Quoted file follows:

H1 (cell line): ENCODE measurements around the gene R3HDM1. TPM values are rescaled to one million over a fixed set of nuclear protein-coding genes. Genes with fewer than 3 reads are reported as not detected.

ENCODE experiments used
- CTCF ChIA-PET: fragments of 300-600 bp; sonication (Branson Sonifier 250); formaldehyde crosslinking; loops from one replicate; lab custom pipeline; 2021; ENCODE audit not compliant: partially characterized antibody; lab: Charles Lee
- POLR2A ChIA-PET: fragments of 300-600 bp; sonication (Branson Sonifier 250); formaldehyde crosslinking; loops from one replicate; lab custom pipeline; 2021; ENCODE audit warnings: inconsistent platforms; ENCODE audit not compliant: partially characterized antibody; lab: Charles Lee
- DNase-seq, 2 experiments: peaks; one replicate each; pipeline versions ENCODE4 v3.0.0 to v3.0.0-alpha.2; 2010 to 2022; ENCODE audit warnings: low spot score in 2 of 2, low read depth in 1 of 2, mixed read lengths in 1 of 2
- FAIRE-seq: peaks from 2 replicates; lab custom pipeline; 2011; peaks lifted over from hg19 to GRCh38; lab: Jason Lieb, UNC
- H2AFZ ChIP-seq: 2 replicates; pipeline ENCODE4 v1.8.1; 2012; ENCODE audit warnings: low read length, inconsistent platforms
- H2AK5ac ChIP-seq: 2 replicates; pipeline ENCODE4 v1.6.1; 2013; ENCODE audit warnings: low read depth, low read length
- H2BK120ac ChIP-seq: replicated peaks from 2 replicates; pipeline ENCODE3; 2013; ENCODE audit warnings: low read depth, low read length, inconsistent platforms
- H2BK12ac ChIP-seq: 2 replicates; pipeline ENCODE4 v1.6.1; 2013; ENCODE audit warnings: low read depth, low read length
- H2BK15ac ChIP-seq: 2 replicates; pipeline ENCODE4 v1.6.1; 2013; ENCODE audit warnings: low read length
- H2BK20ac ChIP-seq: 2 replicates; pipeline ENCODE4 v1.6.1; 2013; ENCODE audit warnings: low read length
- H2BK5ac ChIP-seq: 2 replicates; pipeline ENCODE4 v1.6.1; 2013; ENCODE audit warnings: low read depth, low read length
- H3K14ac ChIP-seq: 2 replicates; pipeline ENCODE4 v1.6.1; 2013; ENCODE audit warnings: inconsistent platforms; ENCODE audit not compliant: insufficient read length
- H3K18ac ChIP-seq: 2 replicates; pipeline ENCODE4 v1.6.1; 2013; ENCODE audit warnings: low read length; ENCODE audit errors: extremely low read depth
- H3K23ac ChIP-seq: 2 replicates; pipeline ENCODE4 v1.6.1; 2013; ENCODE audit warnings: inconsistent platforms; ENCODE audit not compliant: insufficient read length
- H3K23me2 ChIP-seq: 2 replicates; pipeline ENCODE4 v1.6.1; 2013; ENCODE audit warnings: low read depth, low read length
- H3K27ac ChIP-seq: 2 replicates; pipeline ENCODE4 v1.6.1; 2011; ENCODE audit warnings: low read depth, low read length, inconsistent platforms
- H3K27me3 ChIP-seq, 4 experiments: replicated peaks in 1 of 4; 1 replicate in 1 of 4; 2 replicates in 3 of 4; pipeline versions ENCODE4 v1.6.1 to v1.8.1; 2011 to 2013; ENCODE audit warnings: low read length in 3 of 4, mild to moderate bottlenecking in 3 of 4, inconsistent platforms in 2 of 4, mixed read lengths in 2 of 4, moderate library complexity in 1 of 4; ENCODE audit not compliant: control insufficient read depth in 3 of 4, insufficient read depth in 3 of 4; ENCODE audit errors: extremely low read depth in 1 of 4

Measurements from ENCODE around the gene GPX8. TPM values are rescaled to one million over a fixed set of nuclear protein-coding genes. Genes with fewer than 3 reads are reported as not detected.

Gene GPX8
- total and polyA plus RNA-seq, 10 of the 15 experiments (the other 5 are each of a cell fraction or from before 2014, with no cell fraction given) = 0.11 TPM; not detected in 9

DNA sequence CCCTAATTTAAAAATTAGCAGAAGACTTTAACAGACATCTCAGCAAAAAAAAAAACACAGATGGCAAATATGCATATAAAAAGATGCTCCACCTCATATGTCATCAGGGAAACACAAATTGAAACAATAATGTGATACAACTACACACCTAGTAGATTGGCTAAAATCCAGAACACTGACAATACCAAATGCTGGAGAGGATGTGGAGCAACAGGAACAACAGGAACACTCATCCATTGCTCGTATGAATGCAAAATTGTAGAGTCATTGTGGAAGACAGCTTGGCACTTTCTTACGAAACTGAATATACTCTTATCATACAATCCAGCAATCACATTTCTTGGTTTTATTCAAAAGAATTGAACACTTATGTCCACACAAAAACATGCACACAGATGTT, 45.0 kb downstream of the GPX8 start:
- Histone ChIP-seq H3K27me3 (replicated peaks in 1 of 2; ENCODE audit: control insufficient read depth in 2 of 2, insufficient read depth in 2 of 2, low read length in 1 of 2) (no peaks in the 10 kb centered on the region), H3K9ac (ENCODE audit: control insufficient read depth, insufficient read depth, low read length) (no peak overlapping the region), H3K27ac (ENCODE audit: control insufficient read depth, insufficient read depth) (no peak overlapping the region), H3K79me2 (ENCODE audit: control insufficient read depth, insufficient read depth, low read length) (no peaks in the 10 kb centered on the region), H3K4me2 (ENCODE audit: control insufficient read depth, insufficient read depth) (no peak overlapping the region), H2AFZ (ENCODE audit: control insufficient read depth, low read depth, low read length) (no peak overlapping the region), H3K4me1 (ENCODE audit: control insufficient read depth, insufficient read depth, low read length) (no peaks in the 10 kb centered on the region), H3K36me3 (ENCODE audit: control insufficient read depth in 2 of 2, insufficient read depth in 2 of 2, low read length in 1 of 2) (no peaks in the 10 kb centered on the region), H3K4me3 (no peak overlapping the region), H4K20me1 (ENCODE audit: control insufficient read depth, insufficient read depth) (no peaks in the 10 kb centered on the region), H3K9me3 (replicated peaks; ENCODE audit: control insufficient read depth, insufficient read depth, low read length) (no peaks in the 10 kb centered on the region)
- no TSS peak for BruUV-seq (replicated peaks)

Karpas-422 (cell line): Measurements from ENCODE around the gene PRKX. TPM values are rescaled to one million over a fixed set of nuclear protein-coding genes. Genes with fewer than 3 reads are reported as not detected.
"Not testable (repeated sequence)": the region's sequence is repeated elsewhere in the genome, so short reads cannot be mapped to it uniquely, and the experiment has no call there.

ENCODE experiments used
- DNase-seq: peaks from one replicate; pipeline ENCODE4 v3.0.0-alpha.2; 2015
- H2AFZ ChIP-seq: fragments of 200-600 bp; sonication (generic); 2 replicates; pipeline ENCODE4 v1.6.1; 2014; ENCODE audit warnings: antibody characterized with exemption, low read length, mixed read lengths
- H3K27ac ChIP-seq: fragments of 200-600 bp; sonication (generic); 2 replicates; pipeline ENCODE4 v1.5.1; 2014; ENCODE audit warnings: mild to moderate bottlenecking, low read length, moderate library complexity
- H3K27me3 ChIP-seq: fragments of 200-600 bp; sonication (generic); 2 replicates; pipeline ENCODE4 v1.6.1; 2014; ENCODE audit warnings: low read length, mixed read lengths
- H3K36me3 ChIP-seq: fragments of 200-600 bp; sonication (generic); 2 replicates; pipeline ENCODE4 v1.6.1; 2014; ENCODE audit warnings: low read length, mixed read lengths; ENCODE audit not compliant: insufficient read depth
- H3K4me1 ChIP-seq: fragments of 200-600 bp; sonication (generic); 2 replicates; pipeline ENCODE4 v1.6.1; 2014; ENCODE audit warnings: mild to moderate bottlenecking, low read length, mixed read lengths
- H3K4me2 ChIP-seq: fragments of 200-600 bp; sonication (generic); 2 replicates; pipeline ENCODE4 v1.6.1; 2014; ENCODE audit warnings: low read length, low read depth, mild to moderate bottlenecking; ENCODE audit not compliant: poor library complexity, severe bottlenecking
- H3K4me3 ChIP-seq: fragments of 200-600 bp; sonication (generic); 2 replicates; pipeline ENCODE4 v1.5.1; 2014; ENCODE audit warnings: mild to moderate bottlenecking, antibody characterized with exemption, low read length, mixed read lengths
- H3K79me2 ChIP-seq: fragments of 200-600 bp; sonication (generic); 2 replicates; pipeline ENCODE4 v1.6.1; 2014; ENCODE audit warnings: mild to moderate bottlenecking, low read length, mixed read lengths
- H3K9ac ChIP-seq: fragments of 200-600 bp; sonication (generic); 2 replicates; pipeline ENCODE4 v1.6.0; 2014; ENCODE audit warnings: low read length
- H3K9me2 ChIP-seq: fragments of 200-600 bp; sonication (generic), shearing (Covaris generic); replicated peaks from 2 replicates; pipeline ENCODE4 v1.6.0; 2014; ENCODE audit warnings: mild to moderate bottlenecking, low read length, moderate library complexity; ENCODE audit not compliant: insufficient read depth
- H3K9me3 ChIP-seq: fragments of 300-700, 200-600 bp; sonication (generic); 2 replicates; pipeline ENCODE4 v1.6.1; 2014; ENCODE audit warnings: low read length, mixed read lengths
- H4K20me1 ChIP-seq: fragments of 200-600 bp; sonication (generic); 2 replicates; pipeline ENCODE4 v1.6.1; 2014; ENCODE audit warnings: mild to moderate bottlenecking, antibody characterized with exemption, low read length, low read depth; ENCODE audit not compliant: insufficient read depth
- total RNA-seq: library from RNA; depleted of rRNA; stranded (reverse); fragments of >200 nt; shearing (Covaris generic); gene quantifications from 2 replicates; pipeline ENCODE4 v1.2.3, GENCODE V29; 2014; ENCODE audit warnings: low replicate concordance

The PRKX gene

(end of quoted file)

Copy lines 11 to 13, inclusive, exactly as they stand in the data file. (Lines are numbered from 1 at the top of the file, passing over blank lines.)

- H2BK15ac ChIP-seq: 2 replicates; pipeline ENCODE4 v1.6.1; 2013; ENCODE audit warnings: low read length
- H2BK20ac ChIP-seq: 2 replicates; pipeline ENCODE4 v1.6.1; 2013; ENCODE audit warnings: low read length
- H2BK5ac ChIP-seq: 2 replicates; pipeline ENCODE4 v1.6.1; 2013; ENCODE audit warnings: low read depth, low read length